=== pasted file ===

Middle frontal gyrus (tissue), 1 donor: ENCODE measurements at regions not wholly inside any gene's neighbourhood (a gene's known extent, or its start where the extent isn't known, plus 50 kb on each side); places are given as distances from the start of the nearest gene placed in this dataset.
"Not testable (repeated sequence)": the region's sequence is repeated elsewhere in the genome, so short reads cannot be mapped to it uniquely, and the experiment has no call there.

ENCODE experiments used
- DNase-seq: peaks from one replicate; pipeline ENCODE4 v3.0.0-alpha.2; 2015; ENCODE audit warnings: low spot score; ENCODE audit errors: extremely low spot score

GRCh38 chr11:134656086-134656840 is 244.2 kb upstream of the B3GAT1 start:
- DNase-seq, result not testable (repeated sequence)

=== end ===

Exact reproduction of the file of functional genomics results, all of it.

Middle frontal gyrus (tissue), 1 donor: ENCODE measurements at regions not wholly inside any gene's neighbourhood (a gene's known extent, or its start where the extent isn't known, plus 50 kb on each side); places are given as distances from the start of the nearest gene placed in this dataset.
"Not testable (repeated sequence)": the region's sequence is repeated elsewhere in the genome, so short reads cannot be mapped to it uniquely, and the experiment has no call there.

ENCODE experiments used
- DNase-seq: peaks from one replicate; pipeline ENCODE4 v3.0.0-alpha.2; 2015; ENCODE audit warnings: low spot score; ENCODE audit errors: extremely low spot score

GRCh38 chr11:134656086-134656840 is 244.2 kb upstream of the B3GAT1 start:
- DNase-seq, result not testable (repeated sequence)